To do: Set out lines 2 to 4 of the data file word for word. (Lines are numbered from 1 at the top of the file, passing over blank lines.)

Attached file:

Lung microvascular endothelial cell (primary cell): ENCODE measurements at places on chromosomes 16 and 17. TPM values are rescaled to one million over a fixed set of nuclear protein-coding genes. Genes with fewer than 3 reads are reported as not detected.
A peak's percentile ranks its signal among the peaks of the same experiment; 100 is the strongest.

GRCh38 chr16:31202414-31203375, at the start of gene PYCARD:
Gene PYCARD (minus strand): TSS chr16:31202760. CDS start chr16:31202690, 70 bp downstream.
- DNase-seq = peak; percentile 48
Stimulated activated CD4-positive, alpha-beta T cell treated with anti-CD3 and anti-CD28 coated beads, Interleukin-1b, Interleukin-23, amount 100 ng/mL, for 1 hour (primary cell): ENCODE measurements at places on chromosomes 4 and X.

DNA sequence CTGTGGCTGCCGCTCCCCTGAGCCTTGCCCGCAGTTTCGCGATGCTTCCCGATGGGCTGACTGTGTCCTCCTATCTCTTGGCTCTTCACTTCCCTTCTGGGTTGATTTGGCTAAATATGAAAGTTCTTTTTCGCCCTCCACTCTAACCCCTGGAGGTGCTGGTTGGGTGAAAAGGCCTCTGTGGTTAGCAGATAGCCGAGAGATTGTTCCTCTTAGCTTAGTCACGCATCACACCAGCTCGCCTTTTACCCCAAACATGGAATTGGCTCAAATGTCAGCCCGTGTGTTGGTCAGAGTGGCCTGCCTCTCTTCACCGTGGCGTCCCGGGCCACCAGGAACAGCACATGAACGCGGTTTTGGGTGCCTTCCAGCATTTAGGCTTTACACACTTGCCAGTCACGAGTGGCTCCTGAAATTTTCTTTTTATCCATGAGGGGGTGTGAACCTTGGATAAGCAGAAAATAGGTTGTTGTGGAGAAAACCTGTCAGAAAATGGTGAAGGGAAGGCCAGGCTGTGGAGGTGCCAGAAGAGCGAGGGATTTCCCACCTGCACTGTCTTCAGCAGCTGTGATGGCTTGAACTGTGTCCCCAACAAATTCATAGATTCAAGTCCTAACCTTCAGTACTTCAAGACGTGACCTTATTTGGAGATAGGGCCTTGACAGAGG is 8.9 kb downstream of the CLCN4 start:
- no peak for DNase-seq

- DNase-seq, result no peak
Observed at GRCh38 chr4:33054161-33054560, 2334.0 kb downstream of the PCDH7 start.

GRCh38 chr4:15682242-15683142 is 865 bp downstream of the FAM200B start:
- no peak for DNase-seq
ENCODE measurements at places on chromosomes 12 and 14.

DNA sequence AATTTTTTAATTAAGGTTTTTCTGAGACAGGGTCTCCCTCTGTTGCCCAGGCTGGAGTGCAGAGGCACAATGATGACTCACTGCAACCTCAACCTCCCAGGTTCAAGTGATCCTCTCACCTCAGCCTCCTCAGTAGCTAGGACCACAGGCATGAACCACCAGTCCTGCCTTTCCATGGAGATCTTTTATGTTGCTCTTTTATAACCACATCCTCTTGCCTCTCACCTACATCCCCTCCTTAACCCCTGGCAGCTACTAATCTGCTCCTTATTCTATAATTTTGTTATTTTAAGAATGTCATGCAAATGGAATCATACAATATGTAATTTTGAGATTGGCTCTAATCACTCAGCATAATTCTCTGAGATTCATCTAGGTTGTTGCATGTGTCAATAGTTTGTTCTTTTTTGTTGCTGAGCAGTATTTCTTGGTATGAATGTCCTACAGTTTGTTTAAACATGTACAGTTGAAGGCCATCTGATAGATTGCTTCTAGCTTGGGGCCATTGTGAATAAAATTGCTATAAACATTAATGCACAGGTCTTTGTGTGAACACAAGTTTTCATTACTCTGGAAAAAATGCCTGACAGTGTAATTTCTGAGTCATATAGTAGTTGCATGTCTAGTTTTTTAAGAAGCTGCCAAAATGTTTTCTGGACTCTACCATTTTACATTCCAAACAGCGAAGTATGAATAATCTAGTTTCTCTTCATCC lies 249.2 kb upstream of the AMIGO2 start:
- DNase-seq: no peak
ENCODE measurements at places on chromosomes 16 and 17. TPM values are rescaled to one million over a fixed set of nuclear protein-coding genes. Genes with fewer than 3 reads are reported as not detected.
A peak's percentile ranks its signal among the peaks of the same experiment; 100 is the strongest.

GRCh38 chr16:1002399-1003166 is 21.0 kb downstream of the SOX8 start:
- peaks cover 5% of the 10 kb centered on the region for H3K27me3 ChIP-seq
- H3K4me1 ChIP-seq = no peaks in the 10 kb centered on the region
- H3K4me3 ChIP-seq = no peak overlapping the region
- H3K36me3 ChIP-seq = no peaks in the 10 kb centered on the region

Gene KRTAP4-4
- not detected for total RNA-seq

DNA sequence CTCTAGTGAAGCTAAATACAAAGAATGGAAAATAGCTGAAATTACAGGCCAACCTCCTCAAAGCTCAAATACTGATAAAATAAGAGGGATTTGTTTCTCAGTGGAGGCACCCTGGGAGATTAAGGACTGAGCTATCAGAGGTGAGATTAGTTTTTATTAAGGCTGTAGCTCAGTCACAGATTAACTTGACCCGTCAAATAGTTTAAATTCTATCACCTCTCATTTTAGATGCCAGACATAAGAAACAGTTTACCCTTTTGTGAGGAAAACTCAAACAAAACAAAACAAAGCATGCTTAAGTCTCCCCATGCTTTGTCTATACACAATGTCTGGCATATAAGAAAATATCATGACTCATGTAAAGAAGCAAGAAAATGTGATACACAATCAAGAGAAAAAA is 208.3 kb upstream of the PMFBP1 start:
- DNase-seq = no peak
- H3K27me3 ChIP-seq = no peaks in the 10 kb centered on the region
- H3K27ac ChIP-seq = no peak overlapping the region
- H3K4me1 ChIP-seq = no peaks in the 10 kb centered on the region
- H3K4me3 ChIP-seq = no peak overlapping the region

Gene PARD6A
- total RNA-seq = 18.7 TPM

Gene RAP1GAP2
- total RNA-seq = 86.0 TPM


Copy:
A peak's percentile ranks its signal among the peaks of the same experiment; 100 is the strongest.

GRCh38 chr16:31202414-31203375, at the start of gene PYCARD:
Gene PYCARD (minus strand): TSS chr16:31202760. CDS start chr16:31202690, 70 bp downstream.